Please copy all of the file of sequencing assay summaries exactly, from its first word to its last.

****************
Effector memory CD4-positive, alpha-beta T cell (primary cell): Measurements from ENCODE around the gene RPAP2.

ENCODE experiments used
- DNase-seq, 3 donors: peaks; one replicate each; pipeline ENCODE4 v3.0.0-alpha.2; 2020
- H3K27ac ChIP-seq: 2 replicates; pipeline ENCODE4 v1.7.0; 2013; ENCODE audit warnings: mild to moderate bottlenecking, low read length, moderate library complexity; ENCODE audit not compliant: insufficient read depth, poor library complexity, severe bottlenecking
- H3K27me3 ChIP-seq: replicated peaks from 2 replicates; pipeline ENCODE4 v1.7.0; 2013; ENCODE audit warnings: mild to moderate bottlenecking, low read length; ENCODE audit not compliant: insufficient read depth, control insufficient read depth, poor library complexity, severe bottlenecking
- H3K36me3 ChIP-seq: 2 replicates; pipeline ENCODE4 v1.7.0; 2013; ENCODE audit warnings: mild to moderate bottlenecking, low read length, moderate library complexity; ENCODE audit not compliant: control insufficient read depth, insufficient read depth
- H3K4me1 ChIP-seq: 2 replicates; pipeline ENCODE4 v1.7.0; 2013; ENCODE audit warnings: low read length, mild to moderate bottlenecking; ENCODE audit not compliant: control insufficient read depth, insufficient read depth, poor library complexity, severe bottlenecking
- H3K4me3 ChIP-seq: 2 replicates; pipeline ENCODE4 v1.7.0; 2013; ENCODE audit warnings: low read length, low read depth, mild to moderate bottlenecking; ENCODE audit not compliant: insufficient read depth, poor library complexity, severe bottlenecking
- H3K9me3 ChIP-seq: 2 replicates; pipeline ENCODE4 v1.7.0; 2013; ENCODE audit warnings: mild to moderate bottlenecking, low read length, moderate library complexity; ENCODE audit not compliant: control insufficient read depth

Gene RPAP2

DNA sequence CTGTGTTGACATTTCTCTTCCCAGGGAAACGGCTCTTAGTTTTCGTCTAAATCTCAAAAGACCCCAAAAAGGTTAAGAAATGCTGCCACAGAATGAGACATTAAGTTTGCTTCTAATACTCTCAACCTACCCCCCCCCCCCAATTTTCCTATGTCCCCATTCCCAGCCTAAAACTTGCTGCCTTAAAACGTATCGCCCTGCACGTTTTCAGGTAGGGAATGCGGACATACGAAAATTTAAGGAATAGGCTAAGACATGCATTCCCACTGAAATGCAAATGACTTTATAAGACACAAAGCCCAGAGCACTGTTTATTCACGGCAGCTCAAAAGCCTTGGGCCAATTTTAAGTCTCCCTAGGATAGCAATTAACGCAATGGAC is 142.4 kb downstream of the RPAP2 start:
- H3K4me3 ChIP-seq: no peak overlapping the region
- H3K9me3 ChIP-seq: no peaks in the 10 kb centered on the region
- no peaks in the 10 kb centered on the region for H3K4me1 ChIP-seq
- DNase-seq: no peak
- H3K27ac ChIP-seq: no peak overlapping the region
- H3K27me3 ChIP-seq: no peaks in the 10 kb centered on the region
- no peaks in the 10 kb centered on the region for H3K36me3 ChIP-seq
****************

Effector memory CD4-positive, alpha-beta T cell (primary cell): Measurements from ENCODE around the gene RPAP2.

ENCODE experiments used
- DNase-seq, 3 donors: peaks; one replicate each; pipeline ENCODE4 v3.0.0-alpha.2; 2020
- H3K27ac ChIP-seq: 2 replicates; pipeline ENCODE4 v1.7.0; 2013; ENCODE audit warnings: mild to moderate bottlenecking, low read length, moderate library complexity; ENCODE audit not compliant: insufficient read depth, poor library complexity, severe bottlenecking
- H3K27me3 ChIP-seq: replicated peaks from 2 replicates; pipeline ENCODE4 v1.7.0; 2013; ENCODE audit warnings: mild to moderate bottlenecking, low read length; ENCODE audit not compliant: insufficient read depth, control insufficient read depth, poor library complexity, severe bottlenecking
- H3K36me3 ChIP-seq: 2 replicates; pipeline ENCODE4 v1.7.0; 2013; ENCODE audit warnings: mild to moderate bottlenecking, low read length, moderate library complexity; ENCODE audit not compliant: control insufficient read depth, insufficient read depth
- H3K4me1 ChIP-seq: 2 replicates; pipeline ENCODE4 v1.7.0; 2013; ENCODE audit warnings: low read length, mild to moderate bottlenecking; ENCODE audit not compliant: control insufficient read depth, insufficient read depth, poor library complexity, severe bottlenecking
- H3K4me3 ChIP-seq: 2 replicates; pipeline ENCODE4 v1.7.0; 2013; ENCODE audit warnings: low read length, low read depth, mild to moderate bottlenecking; ENCODE audit not compliant: insufficient read depth, poor library complexity, severe bottlenecking
- H3K9me3 ChIP-seq: 2 replicates; pipeline ENCODE4 v1.7.0; 2013; ENCODE audit warnings: mild to moderate bottlenecking, low read length, moderate library complexity; ENCODE audit not compliant: control insufficient read depth

Gene RPAP2

DNA sequence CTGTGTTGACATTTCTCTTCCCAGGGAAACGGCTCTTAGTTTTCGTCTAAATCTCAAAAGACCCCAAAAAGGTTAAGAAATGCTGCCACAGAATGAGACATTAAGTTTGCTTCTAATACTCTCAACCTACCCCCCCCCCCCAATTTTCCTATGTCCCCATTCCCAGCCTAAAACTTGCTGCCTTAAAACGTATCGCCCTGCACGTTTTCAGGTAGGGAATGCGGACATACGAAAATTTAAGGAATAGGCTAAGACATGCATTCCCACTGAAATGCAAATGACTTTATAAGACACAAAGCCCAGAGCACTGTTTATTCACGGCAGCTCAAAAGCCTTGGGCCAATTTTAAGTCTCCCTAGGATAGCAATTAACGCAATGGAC is 142.4 kb downstream of the RPAP2 start:
- H3K4me3 ChIP-seq: no peak overlapping the region
- H3K9me3 ChIP-seq: no peaks in the 10 kb centered on the region
- no peaks in the 10 kb centered on the region for H3K4me1 ChIP-seq
- DNase-seq: no peak
- H3K27ac ChIP-seq: no peak overlapping the region
- H3K27me3 ChIP-seq: no peaks in the 10 kb centered on the region
- no peaks in the 10 kb centered on the region for H3K36me3 ChIP-seq